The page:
Sathyanarayana S, Grady R, Redmon JB, Ivicek K, Barrett E, Janssen S, Nguyen R, Swan SH. Anogenital distance and penile width measurements in The Infant Development and the Environment Study (TIDES): Methods and predictors. Journal of pediatric urology 2015 Mar;.

Levine H, Swan SH. Is dietary pesticide exposure related to semen quality? Positive evidence from men attending a fertility clinic. Human reproduction (Oxford, England) 2015 Mar;.

Swan SH, Sathyanarayana S, Barrett ES, Janssen S, Liu F, Nguyen RH, Redmon JB. First trimester phthalate exposure and anogenital distance in newborns. Human reproduction (Oxford, England) 2015 Apr; 30(4).

Calafat AM, Longnecker MP, Koch HM, Swan SH, Hauser R, Goldman LR, Lanphear BP, Rudel RA, Engel SM, Teitelbaum SL, Whyatt RM, Wolff MS. Optimal Exposure Biomarkers for Nonpersistent Chemicals in Environmental Epidemiology. Environmental health perspectives 2015 Jul; 123(7).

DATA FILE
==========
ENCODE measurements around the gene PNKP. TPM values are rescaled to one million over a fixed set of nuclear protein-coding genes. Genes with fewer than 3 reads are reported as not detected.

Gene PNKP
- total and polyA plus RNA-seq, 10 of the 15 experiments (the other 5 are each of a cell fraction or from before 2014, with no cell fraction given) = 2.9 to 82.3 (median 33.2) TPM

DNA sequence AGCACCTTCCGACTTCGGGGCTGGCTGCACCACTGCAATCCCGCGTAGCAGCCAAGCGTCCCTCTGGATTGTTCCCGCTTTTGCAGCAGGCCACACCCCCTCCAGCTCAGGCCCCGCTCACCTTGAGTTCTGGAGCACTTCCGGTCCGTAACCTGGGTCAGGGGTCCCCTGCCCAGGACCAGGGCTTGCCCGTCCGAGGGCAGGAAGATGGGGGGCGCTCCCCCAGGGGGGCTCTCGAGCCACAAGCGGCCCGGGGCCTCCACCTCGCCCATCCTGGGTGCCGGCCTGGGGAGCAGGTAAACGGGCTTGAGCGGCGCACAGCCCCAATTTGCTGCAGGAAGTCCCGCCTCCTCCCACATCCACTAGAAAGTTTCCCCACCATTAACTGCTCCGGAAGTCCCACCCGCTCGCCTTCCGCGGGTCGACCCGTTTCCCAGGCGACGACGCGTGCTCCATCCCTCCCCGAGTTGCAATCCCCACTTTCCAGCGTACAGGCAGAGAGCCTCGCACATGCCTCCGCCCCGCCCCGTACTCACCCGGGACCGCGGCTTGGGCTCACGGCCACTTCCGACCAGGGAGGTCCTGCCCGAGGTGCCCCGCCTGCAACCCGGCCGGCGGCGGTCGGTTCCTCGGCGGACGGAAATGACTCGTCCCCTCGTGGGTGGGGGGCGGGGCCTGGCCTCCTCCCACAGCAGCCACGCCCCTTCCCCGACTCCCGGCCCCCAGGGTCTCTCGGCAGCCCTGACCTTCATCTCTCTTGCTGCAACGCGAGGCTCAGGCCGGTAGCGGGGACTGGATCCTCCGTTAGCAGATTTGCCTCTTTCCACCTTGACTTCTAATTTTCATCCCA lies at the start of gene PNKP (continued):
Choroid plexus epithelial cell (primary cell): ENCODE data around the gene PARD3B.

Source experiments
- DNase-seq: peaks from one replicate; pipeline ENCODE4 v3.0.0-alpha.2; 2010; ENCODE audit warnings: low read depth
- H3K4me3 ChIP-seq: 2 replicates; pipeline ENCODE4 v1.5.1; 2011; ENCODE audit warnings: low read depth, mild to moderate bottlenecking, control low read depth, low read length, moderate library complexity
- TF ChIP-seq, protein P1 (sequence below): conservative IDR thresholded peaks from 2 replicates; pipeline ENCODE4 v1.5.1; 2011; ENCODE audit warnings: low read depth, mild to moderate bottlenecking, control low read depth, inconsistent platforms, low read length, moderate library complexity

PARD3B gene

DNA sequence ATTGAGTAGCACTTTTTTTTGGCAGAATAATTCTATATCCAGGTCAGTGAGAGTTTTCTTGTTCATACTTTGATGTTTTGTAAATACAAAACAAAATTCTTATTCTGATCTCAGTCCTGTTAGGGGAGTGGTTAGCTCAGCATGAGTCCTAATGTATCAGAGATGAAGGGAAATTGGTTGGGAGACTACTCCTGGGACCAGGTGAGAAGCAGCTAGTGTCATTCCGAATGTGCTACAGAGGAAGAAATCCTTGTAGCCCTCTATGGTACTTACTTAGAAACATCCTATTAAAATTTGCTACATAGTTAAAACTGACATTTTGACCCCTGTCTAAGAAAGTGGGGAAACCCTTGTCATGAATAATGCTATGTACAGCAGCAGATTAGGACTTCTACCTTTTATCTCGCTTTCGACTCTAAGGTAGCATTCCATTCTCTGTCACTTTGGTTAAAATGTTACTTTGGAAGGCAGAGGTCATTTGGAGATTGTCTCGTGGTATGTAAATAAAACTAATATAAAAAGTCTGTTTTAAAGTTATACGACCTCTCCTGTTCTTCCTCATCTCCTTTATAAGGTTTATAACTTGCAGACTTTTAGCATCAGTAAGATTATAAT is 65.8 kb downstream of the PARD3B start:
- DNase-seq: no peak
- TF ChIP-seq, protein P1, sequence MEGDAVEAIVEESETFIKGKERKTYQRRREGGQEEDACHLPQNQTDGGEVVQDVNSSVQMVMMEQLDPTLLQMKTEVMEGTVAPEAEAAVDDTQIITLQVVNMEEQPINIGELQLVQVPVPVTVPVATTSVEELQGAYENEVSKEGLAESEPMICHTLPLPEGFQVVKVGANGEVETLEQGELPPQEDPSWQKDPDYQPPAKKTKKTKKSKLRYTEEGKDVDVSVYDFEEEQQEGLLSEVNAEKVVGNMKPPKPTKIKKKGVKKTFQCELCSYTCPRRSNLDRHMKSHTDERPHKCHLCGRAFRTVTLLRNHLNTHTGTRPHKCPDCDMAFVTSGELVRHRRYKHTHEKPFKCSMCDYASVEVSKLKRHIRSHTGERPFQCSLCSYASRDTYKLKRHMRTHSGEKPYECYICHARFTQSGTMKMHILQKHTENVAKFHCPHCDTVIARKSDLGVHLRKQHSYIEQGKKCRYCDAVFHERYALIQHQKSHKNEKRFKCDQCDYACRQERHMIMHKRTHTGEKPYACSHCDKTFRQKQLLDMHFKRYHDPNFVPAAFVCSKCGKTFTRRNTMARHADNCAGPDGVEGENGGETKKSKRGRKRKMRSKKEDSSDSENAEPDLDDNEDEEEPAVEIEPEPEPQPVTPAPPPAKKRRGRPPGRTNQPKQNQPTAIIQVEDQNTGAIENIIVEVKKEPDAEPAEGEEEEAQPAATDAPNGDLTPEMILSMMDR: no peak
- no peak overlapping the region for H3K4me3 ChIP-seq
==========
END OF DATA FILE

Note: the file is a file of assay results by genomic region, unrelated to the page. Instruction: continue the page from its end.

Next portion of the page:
Adibi JJ, Lee MK, Naimi AI, Barrett E, Nguyen RH, Sathyanarayana S, Zhao Y, Thiet MP, Redmon JB, Swan SH. Human chorionic gonadotropin partially mediates phthalate association with male and female anogenital distance. The Journal of clinical endocrinology and metabolism 2015 Jul;.

Barrett ES, Swan SH. Stress and Androgen Activity During Fetal Development. Endocrinology 2015 Aug;.

Alur S, Wang H, Hoeger K, Swan SH, Sathyanarayana S, Redmon BJ, Nguyen R, Barrett ES. Urinary phthalate metabolite concentrations in relation to history of infertility and use of assisted reproductive technology. Fertility and sterility 2015 Aug;.